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Van Halen is a band that needs no introduction. With numerous tours, albums, and hit songs throughout their nearly half-a-century career, they have become one of the most legendary bands in the history of rock music.
Here’s everything there is to know about the 2007 Rock and Roll Hall of Fame inductee, Van Halen.
Who is Van Halen?
Van Halen is the one and only American rock band best known for “restoring hard rock to the forefront of the music scene,” thanks to their dynamic live shows and for the level of musicianship, they possessed, particularly amongst its founding members.
When Was Van Halen Founded?
Van Halen was founded in 1973 by brothers Eddie and Alex Van Halen.
The band was originally founded under the name Mammoth with Eddie Van Halen serving as vocalist and lead guitarist and Alex Van Halen as the drummer, while their friend, Mark Stone, provided bass.
By the time David Lee Roth joined as lead vocalist, the band’s name was changed to Van Halen, and they were soon off and running.
Who Are the Members of Van Halen?
Like many bands of the 1970s, 80s, and 90s, Van Halen had many changes in its membership over the years. The only two members who remained with the band from beginning to end were its co-founders and namesakes – guitarist and keyboardist Eddie Van Halen and drummer and percussionist Alex Van Halen.
Mark Stone, bassist and backing vocalist, was the only other original band member, but he only remained until 1974.
David Lee Roth came in as the lead vocalist and occasional guitarist from 1974-1985. He returned for a year in 1996 and didn’t permanently rejoin the group until 2007, remaining on lead vocals until they disbanded in 2020.
When Roth left the band for the first time, Sammy Hagar took over the lead vocals and some guitar parts from 1985-1996. He returned from 2003-2005 after Gary Cherone ended his tenure as lead vocalist (1996-1999).
Michael Anthony served as the band’s bassist and backing vocalist from 1974 to 2006, taking over for Stone.
Wolfgang Van Halen, son of Eddie Van Halen and future Mammoth WVH founder, took over as the band’s final bassist and one of the backing vocalists from 2006 until the band’s disbandment in 2020, following his father’s death.
Van Halen’s Net Worth
When Van Halen disbanded, the band’s qualitative net worth was approximately $225 million.
Eddie Van Halen was the richest of them all, with a $100 million net worth to his name.
How Did Van Halen Become Famous?
Van Halen was hot on the California scene during its first few years, playing at clubs in festivals in Pasadena, Venice, and San Bernardino, with a couple of thousand people coming to hear them play every night. As their fan following grew, the professionals began to take notice.
The band’s big break came in 1977, when they were signed to a record contract with Warner Bros, and the world was soon introduced to the already popular band with some massive Van Halen albums and memorable Van Halen songs to boot.
Van Halen’s Career
Van Halen released its debut self-titled album a year after they signed with Warner Bros., and it was received well right off the bat, peaking at No. 19 on the Billboard 200. It remains one of the most commercially successful debuts in rock music.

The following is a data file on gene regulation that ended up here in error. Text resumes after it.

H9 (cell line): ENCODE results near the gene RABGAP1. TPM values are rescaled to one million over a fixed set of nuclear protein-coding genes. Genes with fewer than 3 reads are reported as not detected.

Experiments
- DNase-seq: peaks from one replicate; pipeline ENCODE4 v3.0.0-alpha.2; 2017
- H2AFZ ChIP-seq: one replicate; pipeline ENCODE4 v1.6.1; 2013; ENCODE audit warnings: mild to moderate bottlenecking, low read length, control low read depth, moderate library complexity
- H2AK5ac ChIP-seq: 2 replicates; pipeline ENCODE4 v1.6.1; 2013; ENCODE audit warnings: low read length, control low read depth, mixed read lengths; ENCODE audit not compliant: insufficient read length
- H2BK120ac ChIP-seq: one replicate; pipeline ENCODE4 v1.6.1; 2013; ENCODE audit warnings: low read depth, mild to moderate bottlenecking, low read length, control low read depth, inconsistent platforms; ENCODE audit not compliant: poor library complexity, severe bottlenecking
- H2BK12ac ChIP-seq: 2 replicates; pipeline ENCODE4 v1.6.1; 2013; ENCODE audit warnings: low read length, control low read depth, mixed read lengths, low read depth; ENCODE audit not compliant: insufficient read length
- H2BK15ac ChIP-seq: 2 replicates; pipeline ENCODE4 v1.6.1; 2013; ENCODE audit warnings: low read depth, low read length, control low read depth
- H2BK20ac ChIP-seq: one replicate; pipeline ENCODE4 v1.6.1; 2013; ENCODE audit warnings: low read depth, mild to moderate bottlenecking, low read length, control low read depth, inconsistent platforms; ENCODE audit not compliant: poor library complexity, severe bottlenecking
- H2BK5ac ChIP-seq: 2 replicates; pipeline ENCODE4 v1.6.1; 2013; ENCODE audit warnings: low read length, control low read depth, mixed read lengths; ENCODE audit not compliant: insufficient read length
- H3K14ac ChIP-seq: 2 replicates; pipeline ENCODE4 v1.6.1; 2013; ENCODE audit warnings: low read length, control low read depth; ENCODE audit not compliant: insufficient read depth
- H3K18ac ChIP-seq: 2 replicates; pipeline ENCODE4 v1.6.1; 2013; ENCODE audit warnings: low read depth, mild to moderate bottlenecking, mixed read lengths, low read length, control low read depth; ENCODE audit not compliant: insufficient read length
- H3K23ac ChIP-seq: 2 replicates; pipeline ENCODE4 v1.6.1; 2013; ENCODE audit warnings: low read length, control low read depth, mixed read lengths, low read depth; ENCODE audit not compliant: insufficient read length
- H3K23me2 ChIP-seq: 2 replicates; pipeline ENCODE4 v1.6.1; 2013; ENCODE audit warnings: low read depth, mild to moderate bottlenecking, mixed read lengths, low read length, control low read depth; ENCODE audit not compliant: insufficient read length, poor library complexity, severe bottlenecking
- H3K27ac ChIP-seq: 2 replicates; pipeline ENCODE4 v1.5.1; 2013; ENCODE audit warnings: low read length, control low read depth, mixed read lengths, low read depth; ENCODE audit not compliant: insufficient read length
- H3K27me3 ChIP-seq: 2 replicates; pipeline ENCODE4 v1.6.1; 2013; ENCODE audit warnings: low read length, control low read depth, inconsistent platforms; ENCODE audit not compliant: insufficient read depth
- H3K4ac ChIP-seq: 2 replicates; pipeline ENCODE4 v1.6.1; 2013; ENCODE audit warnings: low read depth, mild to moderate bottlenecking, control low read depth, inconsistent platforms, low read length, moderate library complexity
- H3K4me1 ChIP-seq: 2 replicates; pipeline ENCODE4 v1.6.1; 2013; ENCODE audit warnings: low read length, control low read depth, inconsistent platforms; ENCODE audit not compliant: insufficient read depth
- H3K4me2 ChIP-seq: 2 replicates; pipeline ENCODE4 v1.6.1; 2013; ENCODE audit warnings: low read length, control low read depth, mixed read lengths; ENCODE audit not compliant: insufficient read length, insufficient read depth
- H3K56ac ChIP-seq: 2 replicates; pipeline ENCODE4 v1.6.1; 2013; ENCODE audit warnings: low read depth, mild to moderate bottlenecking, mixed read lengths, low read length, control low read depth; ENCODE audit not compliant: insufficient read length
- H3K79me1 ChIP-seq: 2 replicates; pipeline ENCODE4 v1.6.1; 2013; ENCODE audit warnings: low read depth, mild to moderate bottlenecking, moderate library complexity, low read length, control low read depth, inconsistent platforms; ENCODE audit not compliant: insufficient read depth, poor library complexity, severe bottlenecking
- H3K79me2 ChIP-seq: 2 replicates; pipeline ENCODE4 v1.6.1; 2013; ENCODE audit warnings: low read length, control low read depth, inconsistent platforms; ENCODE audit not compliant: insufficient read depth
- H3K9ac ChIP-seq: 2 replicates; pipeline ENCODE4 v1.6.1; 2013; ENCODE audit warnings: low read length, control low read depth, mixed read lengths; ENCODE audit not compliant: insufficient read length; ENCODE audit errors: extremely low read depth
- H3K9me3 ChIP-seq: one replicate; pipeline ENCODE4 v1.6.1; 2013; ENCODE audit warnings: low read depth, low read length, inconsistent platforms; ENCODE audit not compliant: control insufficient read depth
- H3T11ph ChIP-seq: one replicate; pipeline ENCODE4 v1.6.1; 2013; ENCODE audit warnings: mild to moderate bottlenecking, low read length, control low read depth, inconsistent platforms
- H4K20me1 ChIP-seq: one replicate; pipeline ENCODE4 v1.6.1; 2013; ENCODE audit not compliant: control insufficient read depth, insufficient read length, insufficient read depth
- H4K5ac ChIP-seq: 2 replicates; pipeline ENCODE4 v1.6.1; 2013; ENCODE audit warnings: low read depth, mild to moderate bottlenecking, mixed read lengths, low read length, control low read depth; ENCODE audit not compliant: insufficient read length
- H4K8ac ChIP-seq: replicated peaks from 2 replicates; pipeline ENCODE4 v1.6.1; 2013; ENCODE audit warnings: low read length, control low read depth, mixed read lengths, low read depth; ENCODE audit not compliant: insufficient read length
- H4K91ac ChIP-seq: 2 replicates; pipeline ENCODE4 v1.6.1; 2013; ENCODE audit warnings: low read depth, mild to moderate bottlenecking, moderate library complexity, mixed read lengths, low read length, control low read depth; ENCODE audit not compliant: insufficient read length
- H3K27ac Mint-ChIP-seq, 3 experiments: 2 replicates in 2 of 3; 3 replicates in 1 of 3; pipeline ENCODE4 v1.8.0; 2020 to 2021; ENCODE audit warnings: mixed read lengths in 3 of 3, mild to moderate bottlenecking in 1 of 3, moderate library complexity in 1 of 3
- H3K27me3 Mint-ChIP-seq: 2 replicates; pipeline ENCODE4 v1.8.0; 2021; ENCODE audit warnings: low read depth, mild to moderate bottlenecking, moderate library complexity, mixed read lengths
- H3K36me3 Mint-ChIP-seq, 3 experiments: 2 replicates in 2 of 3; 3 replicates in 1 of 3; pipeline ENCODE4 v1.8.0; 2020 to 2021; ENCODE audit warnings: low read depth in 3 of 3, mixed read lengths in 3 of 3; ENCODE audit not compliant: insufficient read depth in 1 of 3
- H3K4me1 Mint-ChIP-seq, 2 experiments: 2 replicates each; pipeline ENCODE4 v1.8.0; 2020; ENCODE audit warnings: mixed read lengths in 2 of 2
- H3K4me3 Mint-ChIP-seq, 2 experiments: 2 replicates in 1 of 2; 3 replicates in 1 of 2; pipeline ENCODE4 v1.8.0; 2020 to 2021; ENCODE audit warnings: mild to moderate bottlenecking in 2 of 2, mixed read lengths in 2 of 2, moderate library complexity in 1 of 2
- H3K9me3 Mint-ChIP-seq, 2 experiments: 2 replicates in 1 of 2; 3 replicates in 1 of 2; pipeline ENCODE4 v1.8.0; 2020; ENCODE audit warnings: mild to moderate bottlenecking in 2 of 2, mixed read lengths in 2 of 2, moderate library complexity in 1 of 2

They were soon off and “Runnin’ with the Devil” as lead guitarist Eddie Van Halen soon started making headways with his “finger-tapping” technique showcased on his “Eruption” guitar solo.
Van Halen embarked on their first tour, opening up for Black Sabbath for the next nine months, and the world soon came to know them as the band with the most energetic live shows in the business.
When Van Halen II was released in 1979, the band relished in their first hit single, “Dance the Night Away,” topping out at 15 on the Hot 100 chart.
Knowing their capacity for putting on live shows, the future “Hot for Teacher” singers’ concert tours continued almost non-stop for the next four years, embarking on the 1978 World Tour, the 1979 World Vacation Tour, and the 1980 World Invasion Tour. The momentum continued with the Fair Warning Tour in 1981, the Hide Your Sheep Tour from 1982-1983, and finally, the 1984 Tour.
In between the latter two, the band found themselves featured in the Guinness Book of World Records after their appearance at Steve Wozniak’s 1983 US Festival, for which they were paid $1.5 million for a 90-minute set, earning them the title of the highest-paid single appearance of a band.
Van Halen didn’t deprive fans of new music during that time, setting a standard of releasing quality work quickly. It only took the “Panama” singers two weeks to record new albums, such as Women and Children First (1980), Fair Warning (1981), Diver Down (1982), and 1984 (1984).
1984 became the first of their albums to be recorded at Eddie Van Halen’s 5150 Studios and is where the rest of the “Jump” band’s albums would be recorded for the rest of their career. It became one of the “I’ll Wait” singers’ most successful albums, going five-times platinum in just a year and peaking at No. 2 behind Michael Jackson’s Thriller on the Billboard charts.
After dealing with band member changes and woes, particularly with Sammy Hagar replacing David Lee Roth after Patty Smyth of Scandal turned down the offer, Van Halen came out with their next album, 5150, in 1986.